Now, as I’m starting into it there are words I don’t know, but it’s very, very interesting. Here you have the Austro-Hungarian Empire. You have the German-speaking group who, basically, if you want the colonial power much like England was in Ireland sort of thing, had expanded eastward and dominated the Austrian Empire and, eventually, the Austro-Hungarian Empire. So they had the privileges, the German language was given a preeminence and so forth and so on and, gradually, the Czechs through the 19th century start to achieve some recognition of themselves as an independent state.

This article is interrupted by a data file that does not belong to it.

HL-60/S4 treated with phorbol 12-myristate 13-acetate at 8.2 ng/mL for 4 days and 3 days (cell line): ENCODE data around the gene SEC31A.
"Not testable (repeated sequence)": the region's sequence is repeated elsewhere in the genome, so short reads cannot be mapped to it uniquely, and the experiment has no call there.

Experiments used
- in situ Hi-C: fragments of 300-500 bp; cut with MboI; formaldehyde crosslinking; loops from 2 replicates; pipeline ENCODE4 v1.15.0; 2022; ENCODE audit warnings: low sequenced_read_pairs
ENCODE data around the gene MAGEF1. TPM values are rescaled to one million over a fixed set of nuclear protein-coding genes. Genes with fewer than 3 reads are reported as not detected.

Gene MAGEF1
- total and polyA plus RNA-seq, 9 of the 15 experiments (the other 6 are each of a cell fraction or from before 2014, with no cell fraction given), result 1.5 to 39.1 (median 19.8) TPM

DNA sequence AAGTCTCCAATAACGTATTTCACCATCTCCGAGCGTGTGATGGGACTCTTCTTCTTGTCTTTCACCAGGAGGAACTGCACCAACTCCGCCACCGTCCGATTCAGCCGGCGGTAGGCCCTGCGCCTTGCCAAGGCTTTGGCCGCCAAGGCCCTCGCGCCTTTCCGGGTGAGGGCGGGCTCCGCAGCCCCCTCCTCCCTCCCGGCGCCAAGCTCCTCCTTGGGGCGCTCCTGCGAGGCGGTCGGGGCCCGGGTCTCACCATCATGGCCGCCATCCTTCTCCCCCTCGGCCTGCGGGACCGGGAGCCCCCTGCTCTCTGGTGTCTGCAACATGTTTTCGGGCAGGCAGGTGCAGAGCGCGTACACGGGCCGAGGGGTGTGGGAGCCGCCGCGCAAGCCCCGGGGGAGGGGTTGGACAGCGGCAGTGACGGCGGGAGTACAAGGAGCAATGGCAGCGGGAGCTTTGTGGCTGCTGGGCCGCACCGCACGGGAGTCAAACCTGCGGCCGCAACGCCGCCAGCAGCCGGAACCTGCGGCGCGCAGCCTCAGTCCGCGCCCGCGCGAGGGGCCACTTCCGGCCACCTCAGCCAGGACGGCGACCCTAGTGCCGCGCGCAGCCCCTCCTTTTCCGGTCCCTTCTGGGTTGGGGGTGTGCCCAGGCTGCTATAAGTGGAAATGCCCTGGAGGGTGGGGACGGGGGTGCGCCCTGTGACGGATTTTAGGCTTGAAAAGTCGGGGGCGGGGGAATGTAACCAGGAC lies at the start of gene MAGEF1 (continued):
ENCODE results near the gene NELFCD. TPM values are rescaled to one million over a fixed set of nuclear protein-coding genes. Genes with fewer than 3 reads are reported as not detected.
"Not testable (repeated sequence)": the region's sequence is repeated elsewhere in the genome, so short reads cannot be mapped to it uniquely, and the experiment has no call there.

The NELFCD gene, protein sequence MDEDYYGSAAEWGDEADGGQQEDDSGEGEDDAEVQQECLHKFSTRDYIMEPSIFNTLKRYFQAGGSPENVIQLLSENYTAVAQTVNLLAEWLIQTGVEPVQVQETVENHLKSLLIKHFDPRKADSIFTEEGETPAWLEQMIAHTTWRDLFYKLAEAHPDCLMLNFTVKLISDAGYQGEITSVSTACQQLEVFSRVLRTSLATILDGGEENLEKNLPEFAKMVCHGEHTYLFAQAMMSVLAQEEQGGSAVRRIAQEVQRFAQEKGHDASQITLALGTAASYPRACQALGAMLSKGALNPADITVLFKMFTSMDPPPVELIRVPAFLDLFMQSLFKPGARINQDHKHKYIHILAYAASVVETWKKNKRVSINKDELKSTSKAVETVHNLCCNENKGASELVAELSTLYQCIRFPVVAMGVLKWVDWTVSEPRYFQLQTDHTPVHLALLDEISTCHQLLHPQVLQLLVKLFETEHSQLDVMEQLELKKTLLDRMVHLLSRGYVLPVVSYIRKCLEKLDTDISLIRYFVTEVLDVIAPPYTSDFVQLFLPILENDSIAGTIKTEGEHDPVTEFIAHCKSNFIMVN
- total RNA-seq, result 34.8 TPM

Then you have the First Word War and now the shoe is on the other foot. The Czechs want to set up their own state, what rights are the German-speaking minority, the ones who have been lording it over the Czechs, denying them their language rights and trying to impose German sort of as part of the whole German-speaking Austria. So you have this whole issue of how that evolves and, of course, these are things I didn’t really focus on. It’s true that the German-speaking minority in Czechoslovakia got the short end of the stick and that might have contributed to events leading up to the Second World War. Then again, they had, basically, tried to suppress the Czechs more or less for quite a long time. So it’s very interesting.